Think Out Loud

University of Washington researchers find new way to destroy forever chemicals

By Rolando Hernandez (OPB)
Sept. 28, 2022 4:36 p.m. Updated: Sept. 28, 2022 7:50 p.m.

Broadcast: Wednesday, Sept. 28

Forever chemicals are molecules that are present in our daily lives. They’re found in food packaging and household cleaning supplies. What concerns many scientists is their ability to persist in soil and water because they can’t break down naturally. Researchers at the University of Washington have created a reactor that can destroy the most common type of forever chemicals: PFOA and PFOS. Igor Novosselov is a research associate professor in mechanical engineering at UW. He joins us to share how this reactor works and the implications it can have for the future.


Note: The following transcript was created by a computer and edited by a volunteer.

Dave Miller: This is Think Out Loud on OPB. I’m Dave Miller. We start today with new research on chemicals known a PFOAS; they’re found in countless products they are famous for not breaking down. That’s why they’re known as forever chemicals. They’re also very dangerous to human health. As the EPA has noted, they can lead to cancer and cardiovascular and neurological and developmental issues among other problems. And they could soon be listed by the federal government as hazardous substances with the so-called superfund designation. So it is welcome news that researchers at the University of Washington have found a new way to neutralize these chemicals. Igor Novosselov is a Research Associate Professor in Mechanical Engineering. He joins us to talk about this work. Welcome to the show.

Igor Novosselov: Hello there.

Miller: What kinds of products are these chemicals used in or found in?

Novosselov: There are two primary issues with these chemicals. First of all, the highest concentration of those chemicals can be found in the sites where we have firefighting foam training pits. So any kind of liquid fires need to be put out with this foam. The foam has been used in the shipyards, on the Air Force Bases. And this is the number one priority for us, to understand where this firefighting foam goes. Number two is the, you know, your standard things that were made by Dupont, or 3-M, like Teflon and Scotchgard. So those are also there. And those can be found in the landfills. And the… you know the water from the landfills called leachate, coming out with a very high concentrations of those chemicals being in there.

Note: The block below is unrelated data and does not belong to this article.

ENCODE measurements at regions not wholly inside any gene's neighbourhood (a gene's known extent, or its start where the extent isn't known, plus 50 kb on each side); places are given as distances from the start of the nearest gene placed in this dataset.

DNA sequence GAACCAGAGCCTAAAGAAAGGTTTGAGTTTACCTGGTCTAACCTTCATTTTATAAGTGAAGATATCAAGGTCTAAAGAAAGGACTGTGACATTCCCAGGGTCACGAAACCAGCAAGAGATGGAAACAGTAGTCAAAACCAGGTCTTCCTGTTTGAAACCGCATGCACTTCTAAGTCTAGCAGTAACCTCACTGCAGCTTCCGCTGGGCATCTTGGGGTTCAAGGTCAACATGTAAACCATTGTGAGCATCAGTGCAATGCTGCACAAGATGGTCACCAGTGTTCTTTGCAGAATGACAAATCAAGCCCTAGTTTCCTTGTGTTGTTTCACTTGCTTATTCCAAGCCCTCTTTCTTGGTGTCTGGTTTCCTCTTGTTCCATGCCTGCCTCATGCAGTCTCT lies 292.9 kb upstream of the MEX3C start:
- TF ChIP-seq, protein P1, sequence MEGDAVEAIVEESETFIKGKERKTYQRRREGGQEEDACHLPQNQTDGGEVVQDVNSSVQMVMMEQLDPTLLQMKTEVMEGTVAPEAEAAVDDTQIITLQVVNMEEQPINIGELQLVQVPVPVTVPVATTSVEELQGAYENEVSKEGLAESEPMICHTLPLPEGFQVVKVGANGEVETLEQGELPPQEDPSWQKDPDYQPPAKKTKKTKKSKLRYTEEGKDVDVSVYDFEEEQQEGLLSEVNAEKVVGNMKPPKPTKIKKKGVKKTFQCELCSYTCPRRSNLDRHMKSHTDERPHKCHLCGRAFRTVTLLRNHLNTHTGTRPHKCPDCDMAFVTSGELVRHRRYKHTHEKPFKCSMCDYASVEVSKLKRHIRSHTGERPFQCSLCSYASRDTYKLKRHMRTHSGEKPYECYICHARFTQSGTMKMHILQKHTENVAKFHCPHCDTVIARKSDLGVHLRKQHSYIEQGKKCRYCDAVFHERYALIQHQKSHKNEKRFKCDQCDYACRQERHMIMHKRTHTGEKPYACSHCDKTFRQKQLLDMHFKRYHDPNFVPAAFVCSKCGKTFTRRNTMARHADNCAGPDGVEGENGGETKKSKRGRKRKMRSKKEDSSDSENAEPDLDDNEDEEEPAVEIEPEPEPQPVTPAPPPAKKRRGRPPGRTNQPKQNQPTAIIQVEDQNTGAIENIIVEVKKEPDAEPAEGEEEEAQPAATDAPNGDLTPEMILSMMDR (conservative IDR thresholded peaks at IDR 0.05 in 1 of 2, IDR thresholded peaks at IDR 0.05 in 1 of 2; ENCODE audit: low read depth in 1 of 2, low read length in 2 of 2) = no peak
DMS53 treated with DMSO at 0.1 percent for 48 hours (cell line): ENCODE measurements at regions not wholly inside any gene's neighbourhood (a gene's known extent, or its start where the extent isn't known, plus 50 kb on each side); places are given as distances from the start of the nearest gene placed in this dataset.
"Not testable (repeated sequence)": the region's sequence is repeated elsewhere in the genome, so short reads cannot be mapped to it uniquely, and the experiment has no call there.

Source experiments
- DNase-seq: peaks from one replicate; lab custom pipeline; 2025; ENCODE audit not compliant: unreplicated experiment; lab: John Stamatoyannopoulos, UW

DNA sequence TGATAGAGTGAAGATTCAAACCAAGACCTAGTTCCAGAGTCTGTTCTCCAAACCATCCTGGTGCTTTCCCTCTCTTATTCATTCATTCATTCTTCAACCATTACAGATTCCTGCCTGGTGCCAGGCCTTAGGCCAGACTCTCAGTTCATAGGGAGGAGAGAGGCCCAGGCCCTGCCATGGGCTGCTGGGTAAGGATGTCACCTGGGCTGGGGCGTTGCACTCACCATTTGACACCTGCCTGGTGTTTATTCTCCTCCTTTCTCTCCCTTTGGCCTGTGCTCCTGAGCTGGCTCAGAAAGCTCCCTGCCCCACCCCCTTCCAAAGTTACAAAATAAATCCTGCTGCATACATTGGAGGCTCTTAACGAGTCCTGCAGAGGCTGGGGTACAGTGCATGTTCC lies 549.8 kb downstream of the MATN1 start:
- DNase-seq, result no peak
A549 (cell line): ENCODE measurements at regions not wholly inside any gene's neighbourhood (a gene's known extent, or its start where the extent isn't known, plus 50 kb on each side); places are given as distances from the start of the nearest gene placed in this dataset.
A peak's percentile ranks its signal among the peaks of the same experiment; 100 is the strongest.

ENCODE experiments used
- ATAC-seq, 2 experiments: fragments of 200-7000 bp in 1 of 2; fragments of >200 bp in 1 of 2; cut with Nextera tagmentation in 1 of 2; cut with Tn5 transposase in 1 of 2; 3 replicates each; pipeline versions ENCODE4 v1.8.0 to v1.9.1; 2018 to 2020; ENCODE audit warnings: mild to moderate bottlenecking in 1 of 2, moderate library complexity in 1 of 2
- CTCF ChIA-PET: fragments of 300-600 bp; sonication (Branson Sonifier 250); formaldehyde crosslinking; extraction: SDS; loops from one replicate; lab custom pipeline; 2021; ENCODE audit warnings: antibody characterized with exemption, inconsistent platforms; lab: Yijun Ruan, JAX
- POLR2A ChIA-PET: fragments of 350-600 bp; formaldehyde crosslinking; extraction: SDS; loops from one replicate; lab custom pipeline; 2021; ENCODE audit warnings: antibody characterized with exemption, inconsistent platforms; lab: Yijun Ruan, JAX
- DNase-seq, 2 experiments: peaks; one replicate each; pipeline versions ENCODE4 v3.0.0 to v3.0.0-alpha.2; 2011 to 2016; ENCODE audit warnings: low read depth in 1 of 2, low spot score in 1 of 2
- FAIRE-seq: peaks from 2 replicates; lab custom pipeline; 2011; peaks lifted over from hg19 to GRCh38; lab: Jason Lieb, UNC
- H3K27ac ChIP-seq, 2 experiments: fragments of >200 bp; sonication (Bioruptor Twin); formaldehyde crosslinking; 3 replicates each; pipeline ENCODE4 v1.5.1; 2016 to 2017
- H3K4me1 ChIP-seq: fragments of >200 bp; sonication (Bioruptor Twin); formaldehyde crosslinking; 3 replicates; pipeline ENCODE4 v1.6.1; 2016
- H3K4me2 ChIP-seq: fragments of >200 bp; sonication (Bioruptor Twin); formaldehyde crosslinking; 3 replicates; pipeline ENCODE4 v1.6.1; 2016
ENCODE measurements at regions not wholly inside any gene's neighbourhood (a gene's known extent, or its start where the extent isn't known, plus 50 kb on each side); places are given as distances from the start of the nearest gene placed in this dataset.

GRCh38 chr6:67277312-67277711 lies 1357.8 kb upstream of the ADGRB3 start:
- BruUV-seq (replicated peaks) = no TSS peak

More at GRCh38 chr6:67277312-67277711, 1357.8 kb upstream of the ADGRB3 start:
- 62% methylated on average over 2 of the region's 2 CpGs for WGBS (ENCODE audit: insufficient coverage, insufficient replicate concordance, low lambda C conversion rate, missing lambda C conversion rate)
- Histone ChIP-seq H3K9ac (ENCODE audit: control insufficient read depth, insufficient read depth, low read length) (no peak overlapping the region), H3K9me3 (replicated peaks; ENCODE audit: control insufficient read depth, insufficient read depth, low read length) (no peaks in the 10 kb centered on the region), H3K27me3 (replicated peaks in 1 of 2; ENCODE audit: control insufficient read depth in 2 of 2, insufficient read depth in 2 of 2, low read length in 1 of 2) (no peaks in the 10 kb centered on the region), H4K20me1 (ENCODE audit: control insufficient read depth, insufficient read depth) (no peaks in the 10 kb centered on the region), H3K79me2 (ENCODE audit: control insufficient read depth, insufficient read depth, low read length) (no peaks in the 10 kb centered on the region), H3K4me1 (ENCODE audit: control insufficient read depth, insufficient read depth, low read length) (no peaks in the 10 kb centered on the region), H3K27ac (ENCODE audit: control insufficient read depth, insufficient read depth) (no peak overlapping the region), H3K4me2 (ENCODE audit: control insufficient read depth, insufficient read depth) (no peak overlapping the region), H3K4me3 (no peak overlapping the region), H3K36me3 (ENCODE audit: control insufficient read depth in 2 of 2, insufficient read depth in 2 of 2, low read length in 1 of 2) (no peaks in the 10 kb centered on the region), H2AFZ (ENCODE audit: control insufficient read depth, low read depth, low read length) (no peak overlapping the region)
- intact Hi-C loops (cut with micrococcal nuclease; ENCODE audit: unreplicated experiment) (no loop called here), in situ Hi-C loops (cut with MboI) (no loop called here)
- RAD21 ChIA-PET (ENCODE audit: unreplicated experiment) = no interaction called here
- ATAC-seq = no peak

Miller: Landfills, but I also imagine our closets and our kitchen cupboards and on our stoves.

Novosselov: Absolutely. Dupont has this miracle surface called the Teflon and we’ve been using this for the last 50 years. It’s wonderful to cook on, but it might not be very healthy because at very high temperatures, these compounds can break down.

Miller: Are there any ways to destroy these chemicals right now? I mean, before we get to what you and your team have been working on? I mean, what was, what was the method in the past?

Novosselov: Basically they would barrel them up and store them and when the barrels leak, then you have a problem. If you have very high concentrations, people were trying to burn them. But you know, if you use the material to be a forever chemical that was designed to extinguish fires, it’s very hard to burn those things. So the number one thing so far, it’s been incineration and incineration has been used in many countries and in many states, in the United States, but now it becomes a dirty word because nobody wants to have the incinerator in their backyard.

Miller: In addition to just the existing problem with incineration, Is it also the case that when you burn these chemicals, you create other ones?

Novosselov: Those are, as I mentioned, are very tough chemicals to break down. So the primary use of firefighting foam was C-8 compounds, it means that eight carbons strung together and terminated by fluorine atoms. And that’s what’s called the fluorocarbon. And these molecules are notoriously hard to break, especially sulfonated compounds, known as PFOS [polyfluoroalkyl substances] and we’ll talk about that maybe later. But yes,

when you’re trying to burn those, the molecules are so tough, they don’t burn themselves and they create aerosols and you can admit those things in aerosol phase, (inaudible). So you’re ending up with volatile organic fluorines or aerosol containing fluorine compounds.

Miller: So you have been looking at another way to handle these to destroy or neutralize these chemicals using what you call a reactor. Can you describe physically what this is?

Novosselov: So our reactor is a bench-top left scale reactor, it’s not very big and that reactor operates in a supercritical water condition. Supercritical water is something that is hot and high pressure. So if you take the water and boil it, it starts to boil at 100°C, you can raise the temperature of boiling to 374 [degrees], if you crank pressure high enough. At the pressures of 220 atmospheres, water boils at 374°C. However, if you exceed that temperature, you’ll go into something called the supercritical water region, where water behaves not like water and not like gas. It’s something in between. It’s like very dense gas, but it’s also ionized. So it’s very, very active, chemically aggressive, it’s very corrosive and specifically very, very active for organic compounds that we’re talking about carbon-fluorine compounds.


Miller: So in a sense, what you have is a very powerful pressure cooker?